Local carmakers want delay in implementation of AFTA
JAKARTA (JP): Indonesian car manufacturers have called on the government to delay the implementation of the ASEAN Free Trade Agreement (AFTA) to give the local automotive industry more time to enter the free competition era.
Chairman of the Association of Indonesian Automotive Industries (Gaikindo) Bambang Trisulo said here on Tuesday that the government should first allow the local car industry to recover from the country's worst ever crisis before fully opening up the market.
"Compared with the other ASEAN members, we've been the most hard hit by the regional crisis. From this point of view, it would be too risky for Indonesia to fully join the AFTA," he said on the sidelines of a seminar on the prospects for Indonesia's automotive industry.
Automotive expert Suhari Sargo backed Bambang's view, saying that the country's prolonged volatile political climate had further hampered the recovery of Indonesia's car industry, making it more difficult to prepare itself for the fiercer competition that would result from the AFTA.
"Considering our industry's lack of preparation, I suggest the government consider asking for an exemption until 2005, just like Malaysia did, or call the other ASEAN members to reschedule the date to a certain period which we all agree on," he said.
Bambang, however, said he was skeptical that the Indonesian government would agree to backtrack from the AFTA.
The government had always shown a strong commitment to the AFTA pact, although it acknowledged the poor condition of the country's car industry, especially in the engineering infrastructure, he said.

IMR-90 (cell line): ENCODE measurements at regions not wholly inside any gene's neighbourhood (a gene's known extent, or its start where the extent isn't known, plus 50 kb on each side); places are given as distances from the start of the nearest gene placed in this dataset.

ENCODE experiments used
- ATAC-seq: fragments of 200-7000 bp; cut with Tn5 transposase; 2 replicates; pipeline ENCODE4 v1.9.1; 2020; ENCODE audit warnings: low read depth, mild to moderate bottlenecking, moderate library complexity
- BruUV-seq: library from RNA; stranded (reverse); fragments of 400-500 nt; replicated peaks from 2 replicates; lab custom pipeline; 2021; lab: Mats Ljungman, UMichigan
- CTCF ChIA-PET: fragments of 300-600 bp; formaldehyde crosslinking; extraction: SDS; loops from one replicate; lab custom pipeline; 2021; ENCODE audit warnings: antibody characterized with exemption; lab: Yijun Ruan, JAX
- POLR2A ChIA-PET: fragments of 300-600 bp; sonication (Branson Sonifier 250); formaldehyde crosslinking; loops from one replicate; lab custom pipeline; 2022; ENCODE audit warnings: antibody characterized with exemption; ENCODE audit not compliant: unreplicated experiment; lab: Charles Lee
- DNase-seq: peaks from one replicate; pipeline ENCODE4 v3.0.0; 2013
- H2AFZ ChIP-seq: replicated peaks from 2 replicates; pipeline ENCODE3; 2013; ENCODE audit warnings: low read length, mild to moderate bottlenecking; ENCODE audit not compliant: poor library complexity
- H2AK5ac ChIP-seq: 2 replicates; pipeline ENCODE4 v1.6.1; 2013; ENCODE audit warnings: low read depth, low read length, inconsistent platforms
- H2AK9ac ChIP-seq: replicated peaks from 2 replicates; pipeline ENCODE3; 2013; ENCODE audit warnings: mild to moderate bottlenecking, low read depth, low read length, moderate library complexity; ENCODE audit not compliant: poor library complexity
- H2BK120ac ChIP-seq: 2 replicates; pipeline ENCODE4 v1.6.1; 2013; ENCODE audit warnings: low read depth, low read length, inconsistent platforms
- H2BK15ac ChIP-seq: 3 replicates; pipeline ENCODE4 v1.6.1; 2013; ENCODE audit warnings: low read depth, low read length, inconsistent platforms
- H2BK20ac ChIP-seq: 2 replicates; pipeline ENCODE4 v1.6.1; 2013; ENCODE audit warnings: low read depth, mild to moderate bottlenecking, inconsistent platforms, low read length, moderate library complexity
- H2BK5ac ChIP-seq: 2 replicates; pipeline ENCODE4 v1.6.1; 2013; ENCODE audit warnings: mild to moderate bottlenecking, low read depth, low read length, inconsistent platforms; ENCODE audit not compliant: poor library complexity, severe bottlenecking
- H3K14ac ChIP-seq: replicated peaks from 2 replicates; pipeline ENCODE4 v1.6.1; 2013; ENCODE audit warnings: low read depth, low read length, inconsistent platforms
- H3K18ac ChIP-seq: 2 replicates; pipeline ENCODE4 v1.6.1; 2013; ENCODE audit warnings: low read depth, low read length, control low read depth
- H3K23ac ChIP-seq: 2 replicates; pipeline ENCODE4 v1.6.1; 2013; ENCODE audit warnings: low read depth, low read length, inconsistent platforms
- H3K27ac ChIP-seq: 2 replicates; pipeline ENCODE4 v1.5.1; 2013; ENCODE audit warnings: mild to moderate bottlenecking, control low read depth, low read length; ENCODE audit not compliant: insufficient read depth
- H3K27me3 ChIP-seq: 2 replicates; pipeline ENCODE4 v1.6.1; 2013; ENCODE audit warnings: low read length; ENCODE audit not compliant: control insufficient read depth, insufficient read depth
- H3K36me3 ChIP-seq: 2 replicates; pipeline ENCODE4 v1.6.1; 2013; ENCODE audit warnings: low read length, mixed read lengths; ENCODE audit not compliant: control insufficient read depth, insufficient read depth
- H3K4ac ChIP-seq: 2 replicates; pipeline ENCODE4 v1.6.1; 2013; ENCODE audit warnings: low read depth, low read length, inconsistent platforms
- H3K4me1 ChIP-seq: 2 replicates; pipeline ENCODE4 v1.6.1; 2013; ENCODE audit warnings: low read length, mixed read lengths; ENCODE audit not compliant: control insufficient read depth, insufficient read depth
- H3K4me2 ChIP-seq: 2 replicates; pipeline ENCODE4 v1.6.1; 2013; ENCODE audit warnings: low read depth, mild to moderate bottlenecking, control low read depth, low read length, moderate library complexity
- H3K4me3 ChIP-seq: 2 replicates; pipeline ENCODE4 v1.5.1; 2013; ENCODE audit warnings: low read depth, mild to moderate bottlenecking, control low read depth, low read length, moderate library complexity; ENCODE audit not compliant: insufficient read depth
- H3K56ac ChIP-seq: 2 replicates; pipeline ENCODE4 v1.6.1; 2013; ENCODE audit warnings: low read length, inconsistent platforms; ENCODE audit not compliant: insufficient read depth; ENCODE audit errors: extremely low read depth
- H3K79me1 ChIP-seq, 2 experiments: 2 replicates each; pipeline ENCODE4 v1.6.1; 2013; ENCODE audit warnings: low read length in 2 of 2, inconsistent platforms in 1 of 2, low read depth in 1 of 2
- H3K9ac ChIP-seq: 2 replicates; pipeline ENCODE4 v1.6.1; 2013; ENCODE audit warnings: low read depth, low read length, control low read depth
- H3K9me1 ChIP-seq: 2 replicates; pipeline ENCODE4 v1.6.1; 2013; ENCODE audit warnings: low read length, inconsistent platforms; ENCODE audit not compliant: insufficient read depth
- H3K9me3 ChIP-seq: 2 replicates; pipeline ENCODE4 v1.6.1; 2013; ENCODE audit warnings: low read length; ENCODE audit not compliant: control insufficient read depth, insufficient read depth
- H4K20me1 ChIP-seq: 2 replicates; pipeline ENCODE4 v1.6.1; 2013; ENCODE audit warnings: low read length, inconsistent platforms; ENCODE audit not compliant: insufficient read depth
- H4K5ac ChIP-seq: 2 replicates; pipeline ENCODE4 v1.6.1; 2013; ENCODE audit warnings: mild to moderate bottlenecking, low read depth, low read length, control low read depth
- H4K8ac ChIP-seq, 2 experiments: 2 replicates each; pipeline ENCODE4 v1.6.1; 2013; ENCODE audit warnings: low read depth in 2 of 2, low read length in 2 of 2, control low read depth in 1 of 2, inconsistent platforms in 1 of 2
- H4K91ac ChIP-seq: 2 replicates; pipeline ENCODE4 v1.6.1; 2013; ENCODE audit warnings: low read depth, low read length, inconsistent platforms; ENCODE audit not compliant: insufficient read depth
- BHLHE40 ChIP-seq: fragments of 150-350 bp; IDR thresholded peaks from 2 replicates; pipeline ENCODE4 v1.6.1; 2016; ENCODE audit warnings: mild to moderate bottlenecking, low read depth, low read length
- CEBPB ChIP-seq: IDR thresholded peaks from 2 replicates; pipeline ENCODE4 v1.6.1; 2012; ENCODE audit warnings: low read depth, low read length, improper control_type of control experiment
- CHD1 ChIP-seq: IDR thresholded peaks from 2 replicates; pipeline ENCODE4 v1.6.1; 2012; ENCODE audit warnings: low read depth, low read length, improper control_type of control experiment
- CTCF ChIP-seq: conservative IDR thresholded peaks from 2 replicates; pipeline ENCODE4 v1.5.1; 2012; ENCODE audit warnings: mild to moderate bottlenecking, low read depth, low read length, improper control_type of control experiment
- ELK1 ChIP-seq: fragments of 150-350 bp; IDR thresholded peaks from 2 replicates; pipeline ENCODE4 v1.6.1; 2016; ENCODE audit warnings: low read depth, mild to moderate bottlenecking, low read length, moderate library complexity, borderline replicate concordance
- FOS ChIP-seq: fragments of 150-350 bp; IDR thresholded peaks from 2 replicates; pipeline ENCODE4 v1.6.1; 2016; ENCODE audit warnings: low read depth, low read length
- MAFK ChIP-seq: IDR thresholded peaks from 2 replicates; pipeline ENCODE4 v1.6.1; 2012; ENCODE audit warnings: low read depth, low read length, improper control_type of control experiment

According to the AFTA, agreed on by the Association of South East Asian Nations (ASEAN), which groups Brunei, Cambodia, Indonesia, Laos, Malaysia, Myanmar, the Philippines, Singapore, Thailand and Vietnam, import rates of automotive products will be lowered to a maximum of 20 percent by the year 2000, and further cut to between 0 percent and 5 percent by 2003.
But Malaysia has made a special request to be allowed to maintain protective rates on automobile imports until 2005 to protect its national car projects.
ASEAN economic ministers meeting in Yangon earlier in May agreed to consider Malaysia's request and will take a decision on the matter in October.
Secretary-general of The ASEAN Automotive Federation Gunadi Sindhuwinata, who also spoke at the seminar, said Indonesia had a good reason to ask other ASEAN members to delay AFTA's realization of the car industry because a harmonized settlement for the car component sector in the planned liberalization of car industry under AFTA had not been achieved by the members.
Under the existing AFTA agreement, ASEAN members must use at least 40 percent of regional contents in the making of their automotive products to be sold within the region.
"Since there are some loopholes in the settlement, it can be easily manipulated. A certain country may claim that its products contain 40 percent local content, while in fact they do not. Many of us are still depending on imported goods for car components," he said.
Indonesia imposes rates of between 65 percent and 80 percent on the imports of completely built-up cars.
According to Bambang, Indonesia has great potential to export its minivans to neighboring countries, but the country must be aware of competition from car products from Thailand.
Bambang expected the country's automotive market to gradually recover, with sales predicted to reach 200,000 units this year, 250,000 in 2001 and 300,000 units in 2002. (cst)